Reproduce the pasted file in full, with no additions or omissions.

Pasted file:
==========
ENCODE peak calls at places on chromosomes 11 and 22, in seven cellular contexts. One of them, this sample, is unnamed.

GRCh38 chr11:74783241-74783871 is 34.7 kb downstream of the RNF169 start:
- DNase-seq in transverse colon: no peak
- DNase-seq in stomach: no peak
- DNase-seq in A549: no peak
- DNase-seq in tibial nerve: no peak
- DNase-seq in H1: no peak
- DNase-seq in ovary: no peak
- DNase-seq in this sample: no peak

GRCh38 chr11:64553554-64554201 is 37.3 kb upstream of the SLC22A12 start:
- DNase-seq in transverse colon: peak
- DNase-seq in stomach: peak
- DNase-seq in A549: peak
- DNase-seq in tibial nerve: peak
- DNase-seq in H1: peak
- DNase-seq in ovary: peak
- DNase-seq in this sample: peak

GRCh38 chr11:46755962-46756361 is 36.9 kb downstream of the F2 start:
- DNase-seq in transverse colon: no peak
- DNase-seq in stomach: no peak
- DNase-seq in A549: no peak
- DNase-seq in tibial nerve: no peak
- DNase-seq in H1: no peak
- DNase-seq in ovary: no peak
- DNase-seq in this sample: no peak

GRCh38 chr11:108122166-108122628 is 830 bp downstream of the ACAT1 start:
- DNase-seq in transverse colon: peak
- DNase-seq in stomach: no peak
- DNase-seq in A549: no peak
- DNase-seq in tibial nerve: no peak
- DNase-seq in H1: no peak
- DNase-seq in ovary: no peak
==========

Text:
ENCODE peak calls at places on chromosomes 11 and 22, in seven cellular contexts. One of them, this sample, is unnamed.

GRCh38 chr11:74783241-74783871 is 34.7 kb downstream of the RNF169 start:
- DNase-seq in transverse colon: no peak
- DNase-seq in stomach: no peak
- DNase-seq in A549: no peak
- DNase-seq in tibial nerve: no peak
- DNase-seq in H1: no peak
- DNase-seq in ovary: no peak
- DNase-seq in this sample: no peak

GRCh38 chr11:64553554-64554201 is 37.3 kb upstream of the SLC22A12 start:
- DNase-seq in transverse colon: peak
- DNase-seq in stomach: peak
- DNase-seq in A549: peak
- DNase-seq in tibial nerve: peak
- DNase-seq in H1: peak
- DNase-seq in ovary: peak
- DNase-seq in this sample: peak

GRCh38 chr11:46755962-46756361 is 36.9 kb downstream of the F2 start:
- DNase-seq in transverse colon: no peak
- DNase-seq in stomach: no peak
- DNase-seq in A549: no peak
- DNase-seq in tibial nerve: no peak
- DNase-seq in H1: no peak
- DNase-seq in ovary: no peak
- DNase-seq in this sample: no peak

GRCh38 chr11:108122166-108122628 is 830 bp downstream of the ACAT1 start:
- DNase-seq in transverse colon: peak
- DNase-seq in stomach: no peak
- DNase-seq in A549: no peak
- DNase-seq in tibial nerve: no peak
- DNase-seq in H1: no peak
- DNase-seq in ovary: no peak